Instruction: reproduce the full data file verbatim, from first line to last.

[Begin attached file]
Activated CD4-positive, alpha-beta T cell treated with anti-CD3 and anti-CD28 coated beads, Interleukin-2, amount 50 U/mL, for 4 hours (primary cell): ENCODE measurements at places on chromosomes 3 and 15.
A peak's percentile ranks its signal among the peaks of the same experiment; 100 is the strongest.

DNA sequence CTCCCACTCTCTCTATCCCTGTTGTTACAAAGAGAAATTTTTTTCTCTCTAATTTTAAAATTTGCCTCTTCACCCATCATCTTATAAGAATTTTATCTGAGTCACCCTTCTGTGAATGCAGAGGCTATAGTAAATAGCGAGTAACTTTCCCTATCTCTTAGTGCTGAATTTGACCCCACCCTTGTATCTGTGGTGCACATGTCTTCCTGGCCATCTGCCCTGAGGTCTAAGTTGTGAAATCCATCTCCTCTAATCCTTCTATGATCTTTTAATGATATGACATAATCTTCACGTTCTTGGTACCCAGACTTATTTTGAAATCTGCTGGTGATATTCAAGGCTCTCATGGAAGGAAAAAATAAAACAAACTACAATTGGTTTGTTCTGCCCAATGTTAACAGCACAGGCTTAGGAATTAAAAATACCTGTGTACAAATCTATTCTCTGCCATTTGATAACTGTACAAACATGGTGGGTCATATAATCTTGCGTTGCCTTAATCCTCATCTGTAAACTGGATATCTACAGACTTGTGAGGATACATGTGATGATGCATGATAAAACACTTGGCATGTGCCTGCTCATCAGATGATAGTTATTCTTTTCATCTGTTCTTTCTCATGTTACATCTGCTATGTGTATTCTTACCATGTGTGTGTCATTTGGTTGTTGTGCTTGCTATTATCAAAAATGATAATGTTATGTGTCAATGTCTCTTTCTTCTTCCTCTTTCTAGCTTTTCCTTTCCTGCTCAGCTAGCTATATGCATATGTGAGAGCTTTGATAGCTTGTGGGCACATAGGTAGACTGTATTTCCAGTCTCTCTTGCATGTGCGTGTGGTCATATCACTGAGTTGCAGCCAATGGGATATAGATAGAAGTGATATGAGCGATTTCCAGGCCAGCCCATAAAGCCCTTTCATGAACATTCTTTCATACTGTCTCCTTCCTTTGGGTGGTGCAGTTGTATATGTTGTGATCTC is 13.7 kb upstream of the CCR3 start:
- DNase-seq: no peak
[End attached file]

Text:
Activated CD4-positive, alpha-beta T cell treated with anti-CD3 and anti-CD28 coated beads, Interleukin-2, amount 50 U/mL, for 4 hours (primary cell): ENCODE measurements at places on chromosomes 3 and 15.
A peak's percentile ranks its signal among the peaks of the same experiment; 100 is the strongest.

DNA sequence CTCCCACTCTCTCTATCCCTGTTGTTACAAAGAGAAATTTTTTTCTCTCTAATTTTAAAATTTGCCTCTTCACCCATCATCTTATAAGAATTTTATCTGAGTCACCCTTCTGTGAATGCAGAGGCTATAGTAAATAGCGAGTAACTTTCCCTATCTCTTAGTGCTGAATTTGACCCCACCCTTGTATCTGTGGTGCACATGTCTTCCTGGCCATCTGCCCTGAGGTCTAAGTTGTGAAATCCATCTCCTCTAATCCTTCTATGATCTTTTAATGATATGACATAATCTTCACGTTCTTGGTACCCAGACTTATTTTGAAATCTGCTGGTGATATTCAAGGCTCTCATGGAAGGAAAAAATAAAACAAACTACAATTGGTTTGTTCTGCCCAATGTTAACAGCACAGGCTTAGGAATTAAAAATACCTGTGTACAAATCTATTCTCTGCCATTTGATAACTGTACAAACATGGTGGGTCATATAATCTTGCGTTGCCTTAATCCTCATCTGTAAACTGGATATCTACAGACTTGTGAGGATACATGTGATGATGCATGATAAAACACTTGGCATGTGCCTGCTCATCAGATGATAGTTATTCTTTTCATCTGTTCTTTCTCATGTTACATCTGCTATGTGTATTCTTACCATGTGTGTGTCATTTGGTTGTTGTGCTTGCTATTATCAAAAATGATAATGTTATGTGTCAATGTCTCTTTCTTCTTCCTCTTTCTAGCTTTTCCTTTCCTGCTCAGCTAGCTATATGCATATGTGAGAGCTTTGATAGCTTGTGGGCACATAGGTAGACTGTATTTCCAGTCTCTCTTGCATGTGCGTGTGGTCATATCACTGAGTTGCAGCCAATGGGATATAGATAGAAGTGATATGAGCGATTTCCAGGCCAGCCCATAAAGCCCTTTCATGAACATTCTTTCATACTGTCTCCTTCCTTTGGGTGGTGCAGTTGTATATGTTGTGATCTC is 13.7 kb upstream of the CCR3 start:
- DNase-seq: no peak